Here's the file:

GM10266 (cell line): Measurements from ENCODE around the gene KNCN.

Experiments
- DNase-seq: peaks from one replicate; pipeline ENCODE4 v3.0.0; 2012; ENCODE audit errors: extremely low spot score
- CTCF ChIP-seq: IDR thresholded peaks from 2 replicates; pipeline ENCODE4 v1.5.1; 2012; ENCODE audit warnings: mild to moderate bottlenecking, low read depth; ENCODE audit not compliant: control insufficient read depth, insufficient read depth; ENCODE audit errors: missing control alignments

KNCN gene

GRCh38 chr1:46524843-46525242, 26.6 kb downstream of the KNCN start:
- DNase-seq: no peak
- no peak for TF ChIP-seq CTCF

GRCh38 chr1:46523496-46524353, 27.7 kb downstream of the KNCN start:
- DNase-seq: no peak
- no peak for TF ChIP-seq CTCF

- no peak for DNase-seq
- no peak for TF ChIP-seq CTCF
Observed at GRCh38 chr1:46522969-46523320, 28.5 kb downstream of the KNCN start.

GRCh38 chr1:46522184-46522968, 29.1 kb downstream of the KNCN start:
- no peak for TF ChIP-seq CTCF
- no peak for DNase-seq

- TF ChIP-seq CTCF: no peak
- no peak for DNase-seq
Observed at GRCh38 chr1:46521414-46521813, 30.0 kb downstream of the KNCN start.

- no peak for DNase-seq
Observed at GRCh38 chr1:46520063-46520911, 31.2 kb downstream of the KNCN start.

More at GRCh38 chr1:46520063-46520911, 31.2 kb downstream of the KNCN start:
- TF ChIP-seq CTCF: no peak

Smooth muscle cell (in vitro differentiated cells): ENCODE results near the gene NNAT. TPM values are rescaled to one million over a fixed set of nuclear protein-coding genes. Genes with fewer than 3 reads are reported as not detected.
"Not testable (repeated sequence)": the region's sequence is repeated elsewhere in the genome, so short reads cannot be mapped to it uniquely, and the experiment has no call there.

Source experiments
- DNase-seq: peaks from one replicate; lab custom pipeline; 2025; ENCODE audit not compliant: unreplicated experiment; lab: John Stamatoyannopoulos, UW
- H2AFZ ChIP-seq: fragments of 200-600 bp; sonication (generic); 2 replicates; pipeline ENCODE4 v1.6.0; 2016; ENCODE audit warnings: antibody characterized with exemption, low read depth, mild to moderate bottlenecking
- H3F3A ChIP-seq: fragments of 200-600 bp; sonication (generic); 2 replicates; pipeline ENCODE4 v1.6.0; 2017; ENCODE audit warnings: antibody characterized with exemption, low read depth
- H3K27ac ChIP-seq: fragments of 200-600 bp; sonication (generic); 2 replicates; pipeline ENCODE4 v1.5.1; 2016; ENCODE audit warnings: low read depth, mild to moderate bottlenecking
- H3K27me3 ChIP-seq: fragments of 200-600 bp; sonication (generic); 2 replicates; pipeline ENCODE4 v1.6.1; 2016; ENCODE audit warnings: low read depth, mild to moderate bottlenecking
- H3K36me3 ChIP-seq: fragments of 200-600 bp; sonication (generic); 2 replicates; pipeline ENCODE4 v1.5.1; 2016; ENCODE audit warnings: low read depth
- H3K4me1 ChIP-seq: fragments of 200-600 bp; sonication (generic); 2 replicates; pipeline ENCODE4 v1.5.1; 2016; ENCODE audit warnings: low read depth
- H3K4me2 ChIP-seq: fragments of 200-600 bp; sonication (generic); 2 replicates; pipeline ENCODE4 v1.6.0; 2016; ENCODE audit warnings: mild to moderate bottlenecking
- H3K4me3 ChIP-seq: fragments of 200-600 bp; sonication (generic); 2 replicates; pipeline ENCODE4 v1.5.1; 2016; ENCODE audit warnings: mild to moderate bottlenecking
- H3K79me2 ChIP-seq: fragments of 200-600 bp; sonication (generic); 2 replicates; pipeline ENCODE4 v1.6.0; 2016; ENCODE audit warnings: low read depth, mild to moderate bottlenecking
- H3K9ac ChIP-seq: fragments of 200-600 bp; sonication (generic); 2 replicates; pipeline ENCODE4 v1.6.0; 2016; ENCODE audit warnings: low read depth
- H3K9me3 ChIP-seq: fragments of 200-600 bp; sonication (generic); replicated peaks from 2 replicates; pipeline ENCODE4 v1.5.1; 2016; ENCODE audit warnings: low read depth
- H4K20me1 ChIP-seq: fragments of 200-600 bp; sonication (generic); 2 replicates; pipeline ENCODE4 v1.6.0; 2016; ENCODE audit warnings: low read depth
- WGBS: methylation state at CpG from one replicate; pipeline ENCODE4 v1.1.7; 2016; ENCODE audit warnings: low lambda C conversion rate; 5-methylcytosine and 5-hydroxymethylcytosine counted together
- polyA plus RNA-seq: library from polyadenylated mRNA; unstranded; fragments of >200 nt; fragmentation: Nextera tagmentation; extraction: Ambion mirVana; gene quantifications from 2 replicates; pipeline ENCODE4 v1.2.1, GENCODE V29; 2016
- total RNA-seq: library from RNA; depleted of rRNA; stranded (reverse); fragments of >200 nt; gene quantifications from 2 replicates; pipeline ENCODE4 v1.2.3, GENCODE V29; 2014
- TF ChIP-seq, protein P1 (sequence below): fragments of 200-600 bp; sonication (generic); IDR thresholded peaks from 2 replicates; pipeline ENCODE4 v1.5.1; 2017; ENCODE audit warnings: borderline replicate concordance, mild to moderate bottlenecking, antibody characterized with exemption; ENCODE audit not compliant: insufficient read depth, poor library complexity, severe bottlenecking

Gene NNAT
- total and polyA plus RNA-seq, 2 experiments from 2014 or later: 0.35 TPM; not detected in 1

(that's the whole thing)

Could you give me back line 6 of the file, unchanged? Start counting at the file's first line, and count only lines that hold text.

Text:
GRCh38 chr1:46524843-46525242, 26.6 kb downstream of the KNCN start: